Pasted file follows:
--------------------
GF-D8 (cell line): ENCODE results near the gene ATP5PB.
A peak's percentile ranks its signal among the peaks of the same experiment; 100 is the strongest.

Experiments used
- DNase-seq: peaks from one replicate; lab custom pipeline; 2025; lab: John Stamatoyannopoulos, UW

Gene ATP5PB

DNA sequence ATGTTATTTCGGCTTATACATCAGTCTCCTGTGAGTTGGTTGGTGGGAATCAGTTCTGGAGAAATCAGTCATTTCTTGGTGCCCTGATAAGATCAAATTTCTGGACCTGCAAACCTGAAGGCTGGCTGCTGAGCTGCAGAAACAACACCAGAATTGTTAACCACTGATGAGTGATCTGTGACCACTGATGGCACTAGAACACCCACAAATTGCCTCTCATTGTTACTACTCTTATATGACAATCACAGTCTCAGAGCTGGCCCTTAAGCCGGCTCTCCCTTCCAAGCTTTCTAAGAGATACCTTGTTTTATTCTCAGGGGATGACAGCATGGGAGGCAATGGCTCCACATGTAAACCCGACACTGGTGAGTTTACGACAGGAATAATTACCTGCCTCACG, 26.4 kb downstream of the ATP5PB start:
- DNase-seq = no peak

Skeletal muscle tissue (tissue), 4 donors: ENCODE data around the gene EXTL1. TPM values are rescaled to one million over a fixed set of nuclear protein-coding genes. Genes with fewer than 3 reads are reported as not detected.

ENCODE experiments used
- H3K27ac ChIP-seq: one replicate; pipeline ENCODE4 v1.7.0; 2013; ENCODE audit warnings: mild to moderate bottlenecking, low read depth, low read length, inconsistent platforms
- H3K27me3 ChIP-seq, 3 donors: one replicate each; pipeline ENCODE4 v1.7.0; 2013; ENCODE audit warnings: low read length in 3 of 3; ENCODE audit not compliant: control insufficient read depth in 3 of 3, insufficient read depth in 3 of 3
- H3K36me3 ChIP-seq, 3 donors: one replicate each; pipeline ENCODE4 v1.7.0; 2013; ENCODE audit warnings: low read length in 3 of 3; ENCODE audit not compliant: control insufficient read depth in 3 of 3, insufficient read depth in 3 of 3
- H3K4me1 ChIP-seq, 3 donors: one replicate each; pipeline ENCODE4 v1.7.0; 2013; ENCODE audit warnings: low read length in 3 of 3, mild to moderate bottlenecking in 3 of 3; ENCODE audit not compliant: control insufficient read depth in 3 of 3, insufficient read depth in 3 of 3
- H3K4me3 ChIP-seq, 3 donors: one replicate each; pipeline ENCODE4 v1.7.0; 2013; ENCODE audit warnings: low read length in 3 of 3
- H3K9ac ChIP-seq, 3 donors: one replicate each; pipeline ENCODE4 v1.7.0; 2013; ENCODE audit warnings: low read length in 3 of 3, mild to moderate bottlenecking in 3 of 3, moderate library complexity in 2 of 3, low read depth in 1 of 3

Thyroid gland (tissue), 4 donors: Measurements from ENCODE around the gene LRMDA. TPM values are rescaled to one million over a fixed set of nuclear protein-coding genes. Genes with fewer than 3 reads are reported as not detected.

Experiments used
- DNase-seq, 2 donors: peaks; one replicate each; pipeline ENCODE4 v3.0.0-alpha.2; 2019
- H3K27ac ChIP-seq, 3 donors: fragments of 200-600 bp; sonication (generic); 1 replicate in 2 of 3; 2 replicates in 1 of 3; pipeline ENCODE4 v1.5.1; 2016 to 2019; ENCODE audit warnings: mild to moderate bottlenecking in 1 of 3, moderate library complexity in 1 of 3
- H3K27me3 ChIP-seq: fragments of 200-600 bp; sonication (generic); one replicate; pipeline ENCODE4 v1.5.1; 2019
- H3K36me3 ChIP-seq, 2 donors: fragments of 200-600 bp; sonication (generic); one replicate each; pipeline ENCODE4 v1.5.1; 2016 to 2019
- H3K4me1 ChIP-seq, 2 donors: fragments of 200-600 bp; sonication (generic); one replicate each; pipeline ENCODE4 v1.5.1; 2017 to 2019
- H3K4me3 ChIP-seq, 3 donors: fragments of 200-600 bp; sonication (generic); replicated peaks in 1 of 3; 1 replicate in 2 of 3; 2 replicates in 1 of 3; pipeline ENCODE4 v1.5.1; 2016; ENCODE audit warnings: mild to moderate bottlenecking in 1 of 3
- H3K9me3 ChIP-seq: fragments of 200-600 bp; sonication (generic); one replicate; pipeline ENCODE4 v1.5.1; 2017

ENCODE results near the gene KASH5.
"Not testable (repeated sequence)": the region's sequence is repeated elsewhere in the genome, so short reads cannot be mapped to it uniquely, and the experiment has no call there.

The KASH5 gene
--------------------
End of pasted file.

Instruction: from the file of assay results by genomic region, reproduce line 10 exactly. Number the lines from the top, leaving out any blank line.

- H3K27ac ChIP-seq: one replicate; pipeline ENCODE4 v1.7.0; 2013; ENCODE audit warnings: mild to moderate bottlenecking, low read depth, low read length, inconsistent platforms